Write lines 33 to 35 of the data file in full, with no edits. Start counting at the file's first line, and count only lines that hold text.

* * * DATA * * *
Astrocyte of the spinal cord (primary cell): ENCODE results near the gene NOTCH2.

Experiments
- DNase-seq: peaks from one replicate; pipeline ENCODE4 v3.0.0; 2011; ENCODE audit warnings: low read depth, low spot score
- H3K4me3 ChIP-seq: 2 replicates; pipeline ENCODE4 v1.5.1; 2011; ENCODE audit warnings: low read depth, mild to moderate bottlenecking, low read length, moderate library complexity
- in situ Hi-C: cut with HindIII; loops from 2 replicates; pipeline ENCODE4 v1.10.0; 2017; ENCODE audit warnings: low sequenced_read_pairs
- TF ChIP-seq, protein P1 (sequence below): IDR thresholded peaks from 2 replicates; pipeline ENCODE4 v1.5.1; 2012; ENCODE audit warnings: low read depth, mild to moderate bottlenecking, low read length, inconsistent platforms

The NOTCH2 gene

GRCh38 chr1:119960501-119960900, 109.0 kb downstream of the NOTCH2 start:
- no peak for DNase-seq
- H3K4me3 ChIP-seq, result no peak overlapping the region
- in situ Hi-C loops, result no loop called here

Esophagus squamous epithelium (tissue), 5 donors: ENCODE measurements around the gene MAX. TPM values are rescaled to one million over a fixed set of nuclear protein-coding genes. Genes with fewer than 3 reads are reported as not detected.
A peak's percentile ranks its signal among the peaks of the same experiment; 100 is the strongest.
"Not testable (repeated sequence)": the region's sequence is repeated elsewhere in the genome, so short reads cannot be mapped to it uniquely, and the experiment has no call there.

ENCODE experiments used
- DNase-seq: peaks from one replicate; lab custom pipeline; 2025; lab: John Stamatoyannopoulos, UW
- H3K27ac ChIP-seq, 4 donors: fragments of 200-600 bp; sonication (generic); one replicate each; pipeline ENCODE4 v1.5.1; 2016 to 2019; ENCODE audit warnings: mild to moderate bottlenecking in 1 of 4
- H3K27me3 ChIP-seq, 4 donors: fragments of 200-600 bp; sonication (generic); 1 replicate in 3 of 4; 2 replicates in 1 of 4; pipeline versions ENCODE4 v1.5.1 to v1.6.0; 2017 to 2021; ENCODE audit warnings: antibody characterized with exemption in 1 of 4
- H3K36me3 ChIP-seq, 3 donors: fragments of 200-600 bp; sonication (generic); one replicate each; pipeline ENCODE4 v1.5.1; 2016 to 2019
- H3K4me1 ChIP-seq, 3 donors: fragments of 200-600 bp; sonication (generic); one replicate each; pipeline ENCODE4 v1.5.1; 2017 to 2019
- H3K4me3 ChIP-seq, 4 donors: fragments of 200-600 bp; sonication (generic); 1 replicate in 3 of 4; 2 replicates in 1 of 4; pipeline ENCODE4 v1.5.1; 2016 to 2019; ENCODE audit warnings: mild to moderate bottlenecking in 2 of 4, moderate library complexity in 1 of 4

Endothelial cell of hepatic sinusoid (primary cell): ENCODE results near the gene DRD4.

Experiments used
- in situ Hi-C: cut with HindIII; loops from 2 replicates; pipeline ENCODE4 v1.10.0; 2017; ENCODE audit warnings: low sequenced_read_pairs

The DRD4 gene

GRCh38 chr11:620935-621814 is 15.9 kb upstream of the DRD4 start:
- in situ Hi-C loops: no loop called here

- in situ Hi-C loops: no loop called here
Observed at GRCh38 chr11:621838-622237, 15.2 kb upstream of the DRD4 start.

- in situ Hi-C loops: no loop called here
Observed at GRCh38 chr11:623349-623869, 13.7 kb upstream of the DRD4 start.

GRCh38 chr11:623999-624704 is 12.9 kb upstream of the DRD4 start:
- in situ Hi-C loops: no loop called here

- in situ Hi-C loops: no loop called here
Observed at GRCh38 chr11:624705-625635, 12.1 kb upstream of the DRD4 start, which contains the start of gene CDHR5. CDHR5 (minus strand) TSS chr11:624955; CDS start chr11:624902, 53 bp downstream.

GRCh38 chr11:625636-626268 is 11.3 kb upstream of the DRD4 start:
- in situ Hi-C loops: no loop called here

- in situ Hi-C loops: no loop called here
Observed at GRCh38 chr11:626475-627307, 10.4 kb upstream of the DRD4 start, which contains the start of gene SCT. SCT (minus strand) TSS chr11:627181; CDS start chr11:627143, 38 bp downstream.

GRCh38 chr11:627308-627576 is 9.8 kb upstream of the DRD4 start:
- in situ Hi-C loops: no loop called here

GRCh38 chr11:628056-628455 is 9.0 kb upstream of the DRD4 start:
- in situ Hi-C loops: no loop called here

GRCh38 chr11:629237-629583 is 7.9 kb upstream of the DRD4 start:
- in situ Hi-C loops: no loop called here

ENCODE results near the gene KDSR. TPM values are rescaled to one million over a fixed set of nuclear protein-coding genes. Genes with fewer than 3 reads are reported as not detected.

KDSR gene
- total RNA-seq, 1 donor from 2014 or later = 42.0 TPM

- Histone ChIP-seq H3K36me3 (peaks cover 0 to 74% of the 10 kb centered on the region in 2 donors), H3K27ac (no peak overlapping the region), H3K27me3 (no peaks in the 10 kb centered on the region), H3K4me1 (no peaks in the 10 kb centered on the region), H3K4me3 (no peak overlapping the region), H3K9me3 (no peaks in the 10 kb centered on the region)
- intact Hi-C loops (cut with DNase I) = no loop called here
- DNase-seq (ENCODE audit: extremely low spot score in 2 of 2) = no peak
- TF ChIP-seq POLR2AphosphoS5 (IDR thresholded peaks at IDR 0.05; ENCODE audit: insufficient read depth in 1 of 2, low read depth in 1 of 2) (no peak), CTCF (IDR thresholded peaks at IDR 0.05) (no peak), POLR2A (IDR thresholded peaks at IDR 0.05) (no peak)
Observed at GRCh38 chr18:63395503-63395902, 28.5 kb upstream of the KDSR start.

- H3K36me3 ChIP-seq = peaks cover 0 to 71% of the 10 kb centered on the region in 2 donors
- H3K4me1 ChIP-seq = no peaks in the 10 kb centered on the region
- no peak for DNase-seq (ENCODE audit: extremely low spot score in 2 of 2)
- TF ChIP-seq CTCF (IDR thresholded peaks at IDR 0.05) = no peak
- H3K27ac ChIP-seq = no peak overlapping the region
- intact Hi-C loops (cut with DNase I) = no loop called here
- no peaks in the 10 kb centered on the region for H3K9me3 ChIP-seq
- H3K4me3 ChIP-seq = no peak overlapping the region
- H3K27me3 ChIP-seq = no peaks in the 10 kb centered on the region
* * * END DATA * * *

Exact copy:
- in situ Hi-C loops: no loop called here

- in situ Hi-C loops: no loop called here
Observed at GRCh38 chr11:624705-625635, 12.1 kb upstream of the DRD4 start, which contains the start of gene CDHR5. CDHR5 (minus strand) TSS chr11:624955; CDS start chr11:624902, 53 bp downstream.